And, re Bucko's point, surely all the late-night disorder (the scale of which is much exaggerated anyway) results from people drinking in the on-trade at prices well above any proposed minimum alcohol price.

Witterings from Witney said...

"When buying and selling are controlled by legislation, the first things to be bought and sold are the legislators." -- P.J. O'Rourke

Anonymous said...

As I live within 5 minutes of HIgh Peak and West Yorkshire GM can put it up to £10 a pint if they want,
anything which helps close down
the remaining cringing coward sheds the better.

Oh just a minute
Anon @10.57
Now look here ,cock,I dont know what,your personal problems are,
but be be a nice chappy and buzz off elsewhere or see an exorcist.
And if you drive a car check the grm/km rating before chirping.

Sink Estate Solicitor

naturalnoble said...

Anon 10:57 - your first article is 404 and your second one is shit.

The sentence ''In other words, being in the car with a smoker under these conditions gives such a huge amount of particulates that you'll exceed what would be considered a safe level of exposure,'' seems weird. "Considered" by whom? The US Government? Good point, when have those guys ever been wrong? But no matter who is considering it, if the concentration is "huge" then how come it is only "considered" dangerous? Wouldn't a "huge" level of particulates be "proven" or "known" to be dangerous?

When they change the conditions to have a window open, it is implied, but not stated that the concentration drops. Assuming their study happened in real life, it's fair to assume that it dropped. If it drops from something that is considered dangerous, is the new lower level still considered dangerous, or is it considered safe? This is quite important information since it is the only condition that actually applies to non-cunts, but the author of the press release obfuscates it by adding the completely irrelevant information that the concentration is still higher than in a bar. He does not see fit to mention how long it stays at this irrelevant level on which the EPA has not bothered to formulate an opinion. Hey, it's probably not important since as any lobotomite will tell you the effect of carcinogens has absolutely nothing to do with exposure time, but as an aspiring scientist I'd still be quite interested in the information anyway.

This passage is ambiguous: "...a passenger would be exposed to such a high particle concentration that his or her exposure averaged over 24 hours would be 21 µg/m^3 per cigarette."
Please tell me the conclusions of the press release weren't predicated on the idea that someone spend 24 hours exposed to the condition 1 concentration (which somehow remained constant). Please tell me that. Lie if you have to. Just fucking tell me that wasn't the case.

Anonymous said...

Dear Anonymous (13.21)

Congratulations on your highly intelligent and well informed refutation of this scientific study. Well up to the usual standards of this blog.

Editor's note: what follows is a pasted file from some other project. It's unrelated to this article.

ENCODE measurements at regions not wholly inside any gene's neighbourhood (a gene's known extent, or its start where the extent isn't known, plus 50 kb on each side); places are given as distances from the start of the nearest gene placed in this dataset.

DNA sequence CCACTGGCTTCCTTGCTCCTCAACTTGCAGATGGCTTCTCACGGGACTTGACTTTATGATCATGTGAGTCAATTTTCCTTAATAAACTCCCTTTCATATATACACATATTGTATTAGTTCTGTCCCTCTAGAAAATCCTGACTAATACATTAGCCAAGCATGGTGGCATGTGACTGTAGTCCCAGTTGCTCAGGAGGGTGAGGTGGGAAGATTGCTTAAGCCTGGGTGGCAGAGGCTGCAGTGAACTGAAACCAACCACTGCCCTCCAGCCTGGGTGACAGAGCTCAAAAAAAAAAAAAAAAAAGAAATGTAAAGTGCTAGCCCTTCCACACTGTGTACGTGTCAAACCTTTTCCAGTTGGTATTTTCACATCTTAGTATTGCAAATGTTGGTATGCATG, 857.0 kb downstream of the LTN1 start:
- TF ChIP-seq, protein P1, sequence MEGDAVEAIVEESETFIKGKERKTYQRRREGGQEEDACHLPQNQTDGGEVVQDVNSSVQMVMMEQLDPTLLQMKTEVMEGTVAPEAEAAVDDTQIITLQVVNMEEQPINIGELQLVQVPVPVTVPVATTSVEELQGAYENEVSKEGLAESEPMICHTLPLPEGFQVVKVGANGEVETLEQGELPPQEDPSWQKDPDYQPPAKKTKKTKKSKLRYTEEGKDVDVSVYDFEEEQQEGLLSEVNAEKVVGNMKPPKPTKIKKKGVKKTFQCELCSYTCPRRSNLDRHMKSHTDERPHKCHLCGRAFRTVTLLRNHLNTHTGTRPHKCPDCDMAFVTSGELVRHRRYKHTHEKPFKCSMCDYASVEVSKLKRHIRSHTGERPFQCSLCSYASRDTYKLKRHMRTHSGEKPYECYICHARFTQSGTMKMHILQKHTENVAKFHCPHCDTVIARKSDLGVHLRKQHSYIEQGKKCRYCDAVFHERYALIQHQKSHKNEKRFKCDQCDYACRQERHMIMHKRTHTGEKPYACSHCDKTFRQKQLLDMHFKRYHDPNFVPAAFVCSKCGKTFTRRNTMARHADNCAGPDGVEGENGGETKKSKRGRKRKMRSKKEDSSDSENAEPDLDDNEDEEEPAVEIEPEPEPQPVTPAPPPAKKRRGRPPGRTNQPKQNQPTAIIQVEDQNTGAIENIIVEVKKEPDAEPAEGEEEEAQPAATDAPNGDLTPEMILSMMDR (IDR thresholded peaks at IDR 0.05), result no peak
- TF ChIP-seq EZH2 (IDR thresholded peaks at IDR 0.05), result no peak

To quote george Hrab (of whom you have of course never heard) moron, moron, moron, moron, duh.

Dick Puddlecote said...

Anon @ 10:57: Sorry for the late reply, I have to earn my money in the day ... unlike some I could mention who just get it lobbed their way for talking shite to the media.

Considering this article was about minimum alcohol pricing, it's odd that you choose to talk about smoking in cars. Was it the chimp reference? ;)

Your study employs a very similar methodology to Offerman et al, with the same predetermined outcome in mind.

Interestingly, it highlights that with a window open (which is the most common occurrence), smoke levels in cars only reach 2.2ng/m3 [their calculation, page 8] which is hugely below the EPA's 24 limit of 35ng/m3.

Hooray! Perfectly safe, then.

What's that? cherry-picking statistics, you say? Well, yes, but then that's exactly what the authors have done by highlighting to the media only the figures which relate to cars with the windows closed (which is far less common than windows open). It's scaremongery.

In fact, all this study seems to prove is that it's advisable to open the window when smoking in a car ... which is what most people do anyway. And even that only works if one believes that second hand smoke is highly toxic in the first place, which I don't. Because it isn't.

What this study certainly isn't is proof positive that smoking should be banned in all cars, in all circumstances, as promoted by the cretins at the RCP.

With this in mind, while I'm not sure the world is going to be too concerned either way (though I'm flattered you believe so) I'll keep posting for a while yet ... especially as it would seem to irritate righteous gobshites like you, OK?

Thanks for dropping by. :)

Dick Puddlecote said...

Bucko: Yes, it's just more emotive bullshit to pass an illiberal measure which they know is unpopular and not wanted. They feel if they can link it with danger and disorder, that will tip the balance.